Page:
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Ludovico il Cigoli

Ludovico il Cigoli

*  1559 Castelvecchio (Empoli)
† 1613 Rom

Ludovico Cigoli, whose paintings are a prime example of the transition from Mannerism to a clear classic Baroque, counts among the biggest artists between the 16th and the 17th century. Ludovico Cardi da Cigoli was born in Villa Castelvecchio near Cigoli, today part of San Miniato al Tedesco/Pisa, in 1559.
Lodovico Cardi da Cigoli was raised by a priest in Empoli and sent to Florence between 1568 and 1570. There he was trained in the studio of Alessandro Allori in the style of Mannerism in 1572/73. The master builder Bernardo Buontalenti taught il Cigoli lessons in architecture, together with Giovanni de' Medici he studied mathematics and perspective. As early as in 1578 il Cigoli was accepted by the Accademia del Disegno, and around 1580 he painted his first public commission ("Noli me tangere", Convento di Santa Chiara in San Miniato al Tedesco).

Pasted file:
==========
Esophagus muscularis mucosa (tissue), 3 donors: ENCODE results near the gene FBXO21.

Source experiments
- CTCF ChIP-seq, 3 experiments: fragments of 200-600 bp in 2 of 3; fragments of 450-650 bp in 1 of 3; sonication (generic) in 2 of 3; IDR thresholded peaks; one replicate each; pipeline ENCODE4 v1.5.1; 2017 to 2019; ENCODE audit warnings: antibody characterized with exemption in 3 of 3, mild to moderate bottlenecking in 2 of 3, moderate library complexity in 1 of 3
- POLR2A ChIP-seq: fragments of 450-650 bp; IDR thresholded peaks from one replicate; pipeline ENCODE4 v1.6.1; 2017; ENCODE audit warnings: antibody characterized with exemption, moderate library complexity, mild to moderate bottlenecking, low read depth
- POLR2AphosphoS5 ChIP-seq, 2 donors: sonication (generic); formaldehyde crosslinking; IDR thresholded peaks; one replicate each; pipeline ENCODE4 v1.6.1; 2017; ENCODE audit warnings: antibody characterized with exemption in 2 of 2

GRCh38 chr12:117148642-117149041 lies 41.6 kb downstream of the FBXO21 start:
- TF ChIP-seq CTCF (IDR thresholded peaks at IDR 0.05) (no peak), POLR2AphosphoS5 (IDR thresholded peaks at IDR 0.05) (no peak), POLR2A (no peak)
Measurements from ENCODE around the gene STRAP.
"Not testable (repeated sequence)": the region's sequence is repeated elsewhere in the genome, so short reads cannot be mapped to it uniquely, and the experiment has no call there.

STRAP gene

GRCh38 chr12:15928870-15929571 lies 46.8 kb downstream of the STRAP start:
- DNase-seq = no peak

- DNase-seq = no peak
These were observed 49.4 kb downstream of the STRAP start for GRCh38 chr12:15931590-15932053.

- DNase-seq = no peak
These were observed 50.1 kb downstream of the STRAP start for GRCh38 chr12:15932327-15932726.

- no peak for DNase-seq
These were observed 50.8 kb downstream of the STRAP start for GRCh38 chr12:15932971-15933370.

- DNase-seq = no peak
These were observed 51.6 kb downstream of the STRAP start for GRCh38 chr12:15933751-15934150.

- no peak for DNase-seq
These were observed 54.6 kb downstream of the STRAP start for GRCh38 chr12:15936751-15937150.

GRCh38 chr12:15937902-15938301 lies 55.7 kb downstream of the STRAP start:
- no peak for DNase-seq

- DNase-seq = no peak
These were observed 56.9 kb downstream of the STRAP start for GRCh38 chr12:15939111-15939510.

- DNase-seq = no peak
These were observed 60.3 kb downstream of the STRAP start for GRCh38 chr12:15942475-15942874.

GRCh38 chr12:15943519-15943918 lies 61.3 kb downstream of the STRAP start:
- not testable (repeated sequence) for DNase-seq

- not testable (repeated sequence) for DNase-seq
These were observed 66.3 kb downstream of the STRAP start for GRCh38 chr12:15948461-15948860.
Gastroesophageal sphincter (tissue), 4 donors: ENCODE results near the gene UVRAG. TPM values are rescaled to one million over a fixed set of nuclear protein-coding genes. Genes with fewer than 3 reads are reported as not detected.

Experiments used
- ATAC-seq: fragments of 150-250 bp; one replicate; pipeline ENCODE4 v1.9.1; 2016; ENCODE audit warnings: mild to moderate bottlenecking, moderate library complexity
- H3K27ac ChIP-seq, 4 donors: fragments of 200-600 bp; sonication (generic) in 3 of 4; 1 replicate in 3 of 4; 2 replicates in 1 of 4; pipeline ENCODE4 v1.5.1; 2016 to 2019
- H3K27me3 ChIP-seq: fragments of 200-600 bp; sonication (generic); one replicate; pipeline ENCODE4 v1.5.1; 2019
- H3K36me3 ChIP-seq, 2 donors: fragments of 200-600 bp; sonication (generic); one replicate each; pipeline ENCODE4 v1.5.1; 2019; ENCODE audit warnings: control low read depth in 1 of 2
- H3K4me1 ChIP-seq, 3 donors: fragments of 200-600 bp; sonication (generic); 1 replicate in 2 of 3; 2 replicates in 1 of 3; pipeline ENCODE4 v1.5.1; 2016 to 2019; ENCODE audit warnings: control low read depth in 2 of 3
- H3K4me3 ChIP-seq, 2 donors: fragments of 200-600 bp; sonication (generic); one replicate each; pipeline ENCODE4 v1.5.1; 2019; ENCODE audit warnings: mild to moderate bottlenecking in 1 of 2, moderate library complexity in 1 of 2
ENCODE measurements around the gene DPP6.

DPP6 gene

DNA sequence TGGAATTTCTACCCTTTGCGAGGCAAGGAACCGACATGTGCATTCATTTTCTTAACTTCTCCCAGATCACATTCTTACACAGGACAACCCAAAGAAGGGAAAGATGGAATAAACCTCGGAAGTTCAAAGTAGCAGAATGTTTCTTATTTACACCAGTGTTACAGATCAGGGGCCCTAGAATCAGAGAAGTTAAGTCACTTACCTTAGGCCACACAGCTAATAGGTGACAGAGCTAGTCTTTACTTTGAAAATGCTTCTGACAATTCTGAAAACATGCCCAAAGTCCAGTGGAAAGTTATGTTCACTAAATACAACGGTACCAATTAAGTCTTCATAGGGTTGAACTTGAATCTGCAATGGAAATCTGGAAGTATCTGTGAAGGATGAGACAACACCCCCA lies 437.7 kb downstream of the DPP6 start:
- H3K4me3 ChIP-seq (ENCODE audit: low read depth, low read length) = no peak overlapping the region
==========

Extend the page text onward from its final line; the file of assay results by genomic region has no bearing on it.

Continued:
In 1588 his application for Florentine civil rights was supported. In 1603 Lodovico Cigoli was accepted into the Florentine Accademia della Crusca and received the sobriquet "l'Innominato Cigoli".
Lodovico Cigoli was active in both Florence and Rome. He was a remarkably versatile and highly educated artist, who was not only painter, architect and art theorist (e.g. "Trattato di prospettiva pratica"), additionally, he made theater-, costume- and stage designs. In 1600 il Cigoli staged the wedding of Maria de' Medici and Henry IV of France, in 1608 he made triumphal arches and a ship for a staged sea battle on the Arno on occasion of the wedding of Cosimo II de' Medici and Archduchess Maria Maddalena of Austria.
After a proposal of pope Paul V and cardinal Scipione Borghese, Lodovico Cigoli, was ennobled to be Cavaliere Milite in 1613. However, shortly after he had received these honors, il Cigoli feel extremely ill with an unknown disease and died after just two weeks in Rome.